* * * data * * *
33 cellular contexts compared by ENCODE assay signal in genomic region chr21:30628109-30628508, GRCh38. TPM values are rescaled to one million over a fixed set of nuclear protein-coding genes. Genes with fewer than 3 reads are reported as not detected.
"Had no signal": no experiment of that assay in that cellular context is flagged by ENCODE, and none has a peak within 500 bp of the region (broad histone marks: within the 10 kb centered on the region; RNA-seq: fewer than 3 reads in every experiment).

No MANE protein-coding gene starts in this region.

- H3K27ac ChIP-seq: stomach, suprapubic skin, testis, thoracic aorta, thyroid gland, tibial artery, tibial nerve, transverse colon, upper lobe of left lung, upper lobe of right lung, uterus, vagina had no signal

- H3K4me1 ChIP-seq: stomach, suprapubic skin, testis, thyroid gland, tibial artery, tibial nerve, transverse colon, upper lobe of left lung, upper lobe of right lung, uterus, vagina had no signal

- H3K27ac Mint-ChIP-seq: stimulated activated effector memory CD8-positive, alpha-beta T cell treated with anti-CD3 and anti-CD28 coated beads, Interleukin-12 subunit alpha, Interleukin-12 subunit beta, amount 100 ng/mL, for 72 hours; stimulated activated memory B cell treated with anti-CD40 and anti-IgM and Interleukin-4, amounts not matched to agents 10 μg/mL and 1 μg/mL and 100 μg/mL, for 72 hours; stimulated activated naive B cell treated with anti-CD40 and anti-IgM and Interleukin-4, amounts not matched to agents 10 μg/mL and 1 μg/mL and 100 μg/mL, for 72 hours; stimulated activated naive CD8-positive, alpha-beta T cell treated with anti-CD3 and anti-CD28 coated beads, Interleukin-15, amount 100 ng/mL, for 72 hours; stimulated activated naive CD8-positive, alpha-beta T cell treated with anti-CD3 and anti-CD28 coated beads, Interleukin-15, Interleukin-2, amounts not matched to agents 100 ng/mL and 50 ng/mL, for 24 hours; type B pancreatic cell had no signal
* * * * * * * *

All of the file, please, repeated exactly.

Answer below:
33 cellular contexts compared by ENCODE assay signal in genomic region chr21:30628109-30628508, GRCh38. TPM values are rescaled to one million over a fixed set of nuclear protein-coding genes. Genes with fewer than 3 reads are reported as not detected.
"Had no signal": no experiment of that assay in that cellular context is flagged by ENCODE, and none has a peak within 500 bp of the region (broad histone marks: within the 10 kb centered on the region; RNA-seq: fewer than 3 reads in every experiment).

No MANE protein-coding gene starts in this region.

- H3K27ac ChIP-seq: stomach, suprapubic skin, testis, thoracic aorta, thyroid gland, tibial artery, tibial nerve, transverse colon, upper lobe of left lung, upper lobe of right lung, uterus, vagina had no signal

- H3K4me1 ChIP-seq: stomach, suprapubic skin, testis, thyroid gland, tibial artery, tibial nerve, transverse colon, upper lobe of left lung, upper lobe of right lung, uterus, vagina had no signal

- H3K27ac Mint-ChIP-seq: stimulated activated effector memory CD8-positive, alpha-beta T cell treated with anti-CD3 and anti-CD28 coated beads, Interleukin-12 subunit alpha, Interleukin-12 subunit beta, amount 100 ng/mL, for 72 hours; stimulated activated memory B cell treated with anti-CD40 and anti-IgM and Interleukin-4, amounts not matched to agents 10 μg/mL and 1 μg/mL and 100 μg/mL, for 72 hours; stimulated activated naive B cell treated with anti-CD40 and anti-IgM and Interleukin-4, amounts not matched to agents 10 μg/mL and 1 μg/mL and 100 μg/mL, for 72 hours; stimulated activated naive CD8-positive, alpha-beta T cell treated with anti-CD3 and anti-CD28 coated beads, Interleukin-15, amount 100 ng/mL, for 72 hours; stimulated activated naive CD8-positive, alpha-beta T cell treated with anti-CD3 and anti-CD28 coated beads, Interleukin-15, Interleukin-2, amounts not matched to agents 100 ng/mL and 50 ng/mL, for 24 hours; type B pancreatic cell had no signal